The doctor will be going in to give me an instrumented fusion at L4/L5 along with a foraminotomy at L5/S1 to give my nerves a bit more breathing room. Fusions suck. And I tried to avoid a formal fusion from the start, but in my case, after countless consultations with the best doctors around, I am convinced that this is the right call.
It’s going to be a long recovery and after last year I have realized that chomping at the bit and willing something to be better doesn’t always work, no matter how bad you want it. So I am going to be patient. That isn’t easy, but I’m going to do it. I will have three months of not doing much more than walking, but I’m going to do my best to enjoy it. I’m thinking about taking up casual photography. And I am sure I’ll do more than my fair share of reading; so if you have any recommendations for good books, send ‘em my way. I am also looking forward to coming down to the Sho-Air headquarters to spend some time helping out at the new (and very awesome) Sho-Air Cyclery bike shop during my recovery phase.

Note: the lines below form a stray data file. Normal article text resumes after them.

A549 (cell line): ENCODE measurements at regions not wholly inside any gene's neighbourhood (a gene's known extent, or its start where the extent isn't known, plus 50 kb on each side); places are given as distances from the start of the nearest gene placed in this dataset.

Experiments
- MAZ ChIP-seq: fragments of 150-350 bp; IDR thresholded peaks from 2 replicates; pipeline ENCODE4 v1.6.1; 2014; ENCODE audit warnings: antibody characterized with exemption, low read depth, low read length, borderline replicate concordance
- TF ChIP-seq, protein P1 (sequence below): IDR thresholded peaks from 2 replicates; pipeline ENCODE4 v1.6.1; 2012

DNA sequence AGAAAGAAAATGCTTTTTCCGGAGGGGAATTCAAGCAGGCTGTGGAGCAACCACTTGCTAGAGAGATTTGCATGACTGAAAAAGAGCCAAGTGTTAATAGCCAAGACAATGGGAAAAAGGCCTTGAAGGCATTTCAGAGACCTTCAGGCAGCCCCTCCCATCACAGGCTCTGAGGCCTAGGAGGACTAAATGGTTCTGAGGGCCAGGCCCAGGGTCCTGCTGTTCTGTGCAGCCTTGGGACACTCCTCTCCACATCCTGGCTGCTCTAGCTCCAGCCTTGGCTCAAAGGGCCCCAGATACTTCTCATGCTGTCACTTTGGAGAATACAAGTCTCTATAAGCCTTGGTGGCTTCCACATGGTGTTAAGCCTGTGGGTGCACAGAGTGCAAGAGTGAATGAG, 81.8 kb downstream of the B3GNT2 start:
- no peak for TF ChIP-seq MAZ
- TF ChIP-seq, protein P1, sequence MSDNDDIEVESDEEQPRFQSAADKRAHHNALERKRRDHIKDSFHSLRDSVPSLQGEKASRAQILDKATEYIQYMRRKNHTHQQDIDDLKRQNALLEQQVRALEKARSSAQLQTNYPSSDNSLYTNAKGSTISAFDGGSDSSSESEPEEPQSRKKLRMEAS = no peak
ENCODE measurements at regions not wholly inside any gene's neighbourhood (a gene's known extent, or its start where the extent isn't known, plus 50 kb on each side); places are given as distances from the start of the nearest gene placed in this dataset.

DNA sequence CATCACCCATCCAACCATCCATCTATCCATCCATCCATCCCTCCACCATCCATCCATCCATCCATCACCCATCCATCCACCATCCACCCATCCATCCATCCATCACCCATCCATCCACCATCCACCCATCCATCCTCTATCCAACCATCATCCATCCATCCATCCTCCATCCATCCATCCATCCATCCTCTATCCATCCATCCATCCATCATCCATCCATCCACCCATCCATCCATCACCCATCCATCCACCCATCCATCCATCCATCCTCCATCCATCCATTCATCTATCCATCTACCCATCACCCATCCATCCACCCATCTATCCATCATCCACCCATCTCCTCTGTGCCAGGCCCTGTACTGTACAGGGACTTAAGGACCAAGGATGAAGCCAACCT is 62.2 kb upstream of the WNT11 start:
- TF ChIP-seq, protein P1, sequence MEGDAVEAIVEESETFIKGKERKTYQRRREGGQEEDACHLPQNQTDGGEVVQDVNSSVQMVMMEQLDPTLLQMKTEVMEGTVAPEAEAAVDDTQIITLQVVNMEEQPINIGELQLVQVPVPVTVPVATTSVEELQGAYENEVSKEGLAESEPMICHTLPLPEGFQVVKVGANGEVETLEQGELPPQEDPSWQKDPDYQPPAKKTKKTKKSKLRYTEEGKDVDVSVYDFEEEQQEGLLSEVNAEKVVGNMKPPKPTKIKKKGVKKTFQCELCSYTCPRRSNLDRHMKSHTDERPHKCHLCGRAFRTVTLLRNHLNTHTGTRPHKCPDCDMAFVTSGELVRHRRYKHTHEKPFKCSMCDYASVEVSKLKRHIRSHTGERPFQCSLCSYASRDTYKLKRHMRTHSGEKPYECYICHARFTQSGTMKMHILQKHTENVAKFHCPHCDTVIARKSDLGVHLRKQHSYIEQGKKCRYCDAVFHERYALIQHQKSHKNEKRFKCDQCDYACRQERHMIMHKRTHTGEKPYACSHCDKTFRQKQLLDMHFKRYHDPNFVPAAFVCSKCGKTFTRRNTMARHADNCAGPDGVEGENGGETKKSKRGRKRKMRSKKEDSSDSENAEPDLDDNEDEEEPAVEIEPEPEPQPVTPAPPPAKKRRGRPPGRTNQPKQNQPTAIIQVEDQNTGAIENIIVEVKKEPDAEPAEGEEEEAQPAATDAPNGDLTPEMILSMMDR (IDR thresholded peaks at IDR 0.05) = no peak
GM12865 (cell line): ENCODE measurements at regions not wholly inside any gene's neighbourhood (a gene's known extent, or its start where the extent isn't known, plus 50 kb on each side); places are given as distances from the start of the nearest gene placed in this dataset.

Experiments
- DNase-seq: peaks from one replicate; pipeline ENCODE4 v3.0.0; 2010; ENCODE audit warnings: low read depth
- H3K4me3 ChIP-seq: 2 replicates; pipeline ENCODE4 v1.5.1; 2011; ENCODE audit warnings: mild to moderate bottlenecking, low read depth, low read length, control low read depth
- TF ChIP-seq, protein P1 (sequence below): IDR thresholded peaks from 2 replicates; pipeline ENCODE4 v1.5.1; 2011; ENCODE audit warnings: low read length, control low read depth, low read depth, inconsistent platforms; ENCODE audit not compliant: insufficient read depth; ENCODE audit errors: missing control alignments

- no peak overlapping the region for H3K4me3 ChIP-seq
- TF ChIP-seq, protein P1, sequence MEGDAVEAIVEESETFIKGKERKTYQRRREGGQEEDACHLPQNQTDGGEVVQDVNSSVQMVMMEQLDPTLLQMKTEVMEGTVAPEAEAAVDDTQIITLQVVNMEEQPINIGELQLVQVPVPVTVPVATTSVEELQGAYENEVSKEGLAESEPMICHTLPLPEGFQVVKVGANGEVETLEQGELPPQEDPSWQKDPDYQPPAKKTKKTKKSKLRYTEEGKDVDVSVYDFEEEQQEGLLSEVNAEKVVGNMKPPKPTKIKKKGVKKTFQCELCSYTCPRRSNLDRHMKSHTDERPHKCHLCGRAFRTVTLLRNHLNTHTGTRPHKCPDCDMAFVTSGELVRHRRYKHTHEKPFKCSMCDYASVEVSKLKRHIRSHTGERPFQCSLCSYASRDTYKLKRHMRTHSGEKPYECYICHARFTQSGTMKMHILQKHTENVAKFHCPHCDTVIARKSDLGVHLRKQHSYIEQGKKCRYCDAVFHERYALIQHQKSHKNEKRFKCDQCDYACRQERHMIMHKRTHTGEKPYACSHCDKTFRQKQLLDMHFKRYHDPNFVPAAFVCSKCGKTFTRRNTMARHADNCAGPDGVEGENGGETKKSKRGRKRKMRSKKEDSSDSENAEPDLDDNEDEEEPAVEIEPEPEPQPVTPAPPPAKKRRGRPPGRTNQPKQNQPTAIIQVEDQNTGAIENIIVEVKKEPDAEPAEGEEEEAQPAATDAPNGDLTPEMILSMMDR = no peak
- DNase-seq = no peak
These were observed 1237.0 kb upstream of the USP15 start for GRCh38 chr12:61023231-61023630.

Again, I can’t thank Scott, Team Sho-Air/Cannondale, my family, friends, and everyone else who has helped me out.
Here’s to anesthesia-induced dreams of endless single-track (followed by the real thing a few months down the road)!
After logging miles over the course of a year it may seem like its time for a new helmet but thanks a Pro Gold you’re only a cleaning away. The helmet cleaner and deodorizer is the perfect solution for the smelly old crusty helmets out there.
To use the aerosol cleaner start by applying an even coat of foam on the surface.
With as dirty as ours was we coated both sides with the cleaner to safely and easily loosen and remove dirt, grime, and bugs from helmet exterior. Then just let it sit to allow the cleaner to do its job!
and left it to drip dry
The best part was it only took about 5 minutes and our helmet came out looking like new!
Thanks to Pro Gold we removed the root cause of foul odors within the helmet padding and will no longer have old funk dripping down into our eyes!
The last few weeks have been a whirlwind of racing, and kind of a roller coaster ride for me. This is a pretty big part of the season and I did a lot of good training leading up to it since we have the Missoula Pro XCT, the US Cup Finals, Marathon Nationals, and XC Nationals all within a month. I capped off a good training block the week before Missoula, then spent some time in Park City with Max Plaxton who was down getting some altitude prep, and even had dinner with Scott and Kimber Tedro who were there on vacation. The weather got a little confused and thought it was winter, and we had a mid-June snowstorm. Luckily it cleared up by the end of their visit.